Nine-year-old Abby McAndrews has just experienced her greatest loss, and in its wake, her family is unraveling with guilt, grief, and anger. Her father, Reverend McAndrews, cannot return to the pulpit because he has more questions than answers. Her older brother Matt’s actions speak louder than the words he needs to confess, as he acts out in dangerous ways. Her mother tries to hold her grieving family together, but when Abby’s dad refuses to move on, the family is at a crossroads.

Stars in the Grass, set in a small Midwestern town in 1970, is an uplifting novel that explores a family’s relationships and resiliency. Abby’s heartbreaking remembrances are balanced by humor and nostalgia as her family struggles with—and ultimately celebrates—life after loss.

Please give us the first page of the book. 


I spent the better part of my childhood sitting on a pew in the balcony of Bethel Springs First Presbyterian Church, listening to my dad’s long vowels as he preached on predestination. Sandwiched between my older brother, Matt, and my little brother, Joel, I counted bald heads, doodled on church bulletins, and studied the stained-glass Jesus.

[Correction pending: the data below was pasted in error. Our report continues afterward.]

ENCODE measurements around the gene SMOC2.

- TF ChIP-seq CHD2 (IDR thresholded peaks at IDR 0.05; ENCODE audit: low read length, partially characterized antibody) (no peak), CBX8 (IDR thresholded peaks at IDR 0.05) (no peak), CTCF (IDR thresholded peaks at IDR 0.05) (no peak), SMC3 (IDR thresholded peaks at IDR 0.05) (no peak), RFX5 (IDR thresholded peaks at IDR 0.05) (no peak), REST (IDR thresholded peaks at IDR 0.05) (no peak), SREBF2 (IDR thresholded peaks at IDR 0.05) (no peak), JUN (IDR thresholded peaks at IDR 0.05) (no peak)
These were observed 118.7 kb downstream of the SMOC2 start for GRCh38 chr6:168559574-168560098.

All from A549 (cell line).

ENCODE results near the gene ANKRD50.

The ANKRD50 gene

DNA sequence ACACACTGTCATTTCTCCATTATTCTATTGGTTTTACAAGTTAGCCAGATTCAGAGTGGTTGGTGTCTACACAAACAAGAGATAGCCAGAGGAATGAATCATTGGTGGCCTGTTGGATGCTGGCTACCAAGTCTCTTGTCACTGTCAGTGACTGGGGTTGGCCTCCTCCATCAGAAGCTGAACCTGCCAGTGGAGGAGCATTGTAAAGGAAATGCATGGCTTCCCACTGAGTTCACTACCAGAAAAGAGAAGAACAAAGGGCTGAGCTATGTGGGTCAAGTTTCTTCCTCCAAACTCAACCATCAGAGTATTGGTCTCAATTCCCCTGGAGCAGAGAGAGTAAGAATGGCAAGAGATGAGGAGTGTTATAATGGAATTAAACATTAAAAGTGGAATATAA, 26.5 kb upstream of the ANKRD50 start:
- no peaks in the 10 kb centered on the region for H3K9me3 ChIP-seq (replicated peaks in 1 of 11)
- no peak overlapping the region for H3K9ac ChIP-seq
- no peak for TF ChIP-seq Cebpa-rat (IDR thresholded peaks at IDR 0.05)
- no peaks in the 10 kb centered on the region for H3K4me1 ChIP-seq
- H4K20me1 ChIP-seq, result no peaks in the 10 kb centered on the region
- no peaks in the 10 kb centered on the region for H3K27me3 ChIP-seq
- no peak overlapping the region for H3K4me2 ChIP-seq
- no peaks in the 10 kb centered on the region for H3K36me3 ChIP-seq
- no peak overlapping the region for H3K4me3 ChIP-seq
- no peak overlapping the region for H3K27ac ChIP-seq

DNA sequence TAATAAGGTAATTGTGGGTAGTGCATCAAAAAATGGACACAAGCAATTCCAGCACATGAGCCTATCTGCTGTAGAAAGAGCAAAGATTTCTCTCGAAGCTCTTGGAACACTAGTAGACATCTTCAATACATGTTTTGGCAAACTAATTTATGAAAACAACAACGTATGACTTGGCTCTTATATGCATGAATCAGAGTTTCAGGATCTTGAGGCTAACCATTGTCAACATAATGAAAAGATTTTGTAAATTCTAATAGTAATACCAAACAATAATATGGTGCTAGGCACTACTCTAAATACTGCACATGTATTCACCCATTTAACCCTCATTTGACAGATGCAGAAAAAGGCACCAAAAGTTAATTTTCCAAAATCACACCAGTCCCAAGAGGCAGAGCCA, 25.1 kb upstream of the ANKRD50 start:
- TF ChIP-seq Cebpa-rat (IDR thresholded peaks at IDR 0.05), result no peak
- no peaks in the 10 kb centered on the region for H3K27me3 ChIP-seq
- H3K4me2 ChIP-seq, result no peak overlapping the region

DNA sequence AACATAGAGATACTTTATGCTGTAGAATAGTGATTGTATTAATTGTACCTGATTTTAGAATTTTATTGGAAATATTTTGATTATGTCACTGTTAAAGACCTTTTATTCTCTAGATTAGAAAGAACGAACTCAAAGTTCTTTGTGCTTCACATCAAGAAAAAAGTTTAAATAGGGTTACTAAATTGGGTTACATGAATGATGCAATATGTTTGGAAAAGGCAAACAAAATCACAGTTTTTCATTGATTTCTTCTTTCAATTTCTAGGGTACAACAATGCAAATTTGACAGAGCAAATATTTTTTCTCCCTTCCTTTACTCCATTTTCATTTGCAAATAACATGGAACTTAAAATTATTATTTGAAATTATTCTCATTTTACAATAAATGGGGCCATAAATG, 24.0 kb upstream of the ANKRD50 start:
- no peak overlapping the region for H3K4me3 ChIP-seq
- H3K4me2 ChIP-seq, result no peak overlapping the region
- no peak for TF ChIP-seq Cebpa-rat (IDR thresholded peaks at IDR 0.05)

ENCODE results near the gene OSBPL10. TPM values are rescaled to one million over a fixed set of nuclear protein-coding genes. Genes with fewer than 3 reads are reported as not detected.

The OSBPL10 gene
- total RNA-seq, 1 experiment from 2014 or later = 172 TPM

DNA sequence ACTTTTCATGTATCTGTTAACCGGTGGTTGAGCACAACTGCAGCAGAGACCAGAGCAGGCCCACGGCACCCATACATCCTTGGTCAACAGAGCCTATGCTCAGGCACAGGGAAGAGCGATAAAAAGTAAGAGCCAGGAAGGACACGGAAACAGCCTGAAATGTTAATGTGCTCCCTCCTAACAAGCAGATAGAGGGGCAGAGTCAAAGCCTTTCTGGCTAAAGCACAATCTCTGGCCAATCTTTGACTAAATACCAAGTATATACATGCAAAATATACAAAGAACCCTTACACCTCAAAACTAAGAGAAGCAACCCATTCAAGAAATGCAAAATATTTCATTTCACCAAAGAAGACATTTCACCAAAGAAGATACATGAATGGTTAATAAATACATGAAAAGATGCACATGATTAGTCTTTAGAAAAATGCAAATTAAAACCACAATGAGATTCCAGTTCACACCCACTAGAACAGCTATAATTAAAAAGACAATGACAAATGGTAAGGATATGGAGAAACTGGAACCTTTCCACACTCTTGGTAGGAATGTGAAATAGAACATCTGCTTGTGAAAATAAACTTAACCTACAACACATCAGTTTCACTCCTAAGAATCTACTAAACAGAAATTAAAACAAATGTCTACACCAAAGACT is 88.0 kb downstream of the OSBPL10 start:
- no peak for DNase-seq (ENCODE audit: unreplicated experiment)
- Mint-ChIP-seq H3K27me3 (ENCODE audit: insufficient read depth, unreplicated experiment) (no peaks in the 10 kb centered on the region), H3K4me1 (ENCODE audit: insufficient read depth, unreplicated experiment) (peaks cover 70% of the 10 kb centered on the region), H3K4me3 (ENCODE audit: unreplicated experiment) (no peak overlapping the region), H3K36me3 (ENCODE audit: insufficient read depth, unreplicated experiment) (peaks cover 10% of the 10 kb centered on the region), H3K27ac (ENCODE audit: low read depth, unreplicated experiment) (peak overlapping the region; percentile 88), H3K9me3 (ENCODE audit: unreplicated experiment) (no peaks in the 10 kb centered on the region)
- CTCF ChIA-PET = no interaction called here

Reverend McAndrews was godlike and mysterious. Definitely not the same man who read to us from Dr. Seuss, ran through the sprinkler on steamy Ohio summer afternoons, or smiled as we played hide-and-go-seek in his Father’s House.

Though I can’t remember many of his three-point sermons, I have other good memories. One Sunday during a hymn, Matt and I sang loudly, changing the words to our liking, “Gladly, the Cross-Eyed Bear,” and crossing our eyes for added effect. When we sat back down, I rested the hymnal on the railing and fanned myself by riffling through the pages. Then it happened. Ontoone of the fifty-one shining bald heads below, I dropped the hymnal.

It clapped to the floor, and then in the congregational hush, Mr. Ludema winced in surprised pain. I only looked down long enough to see necks craning up toward the balcony and then turning toward my father and then back to the balcony. Dad squinted to see Mrs. Ludema as she nursed her husband’s head and then looked up at the cause of the disruption. Me.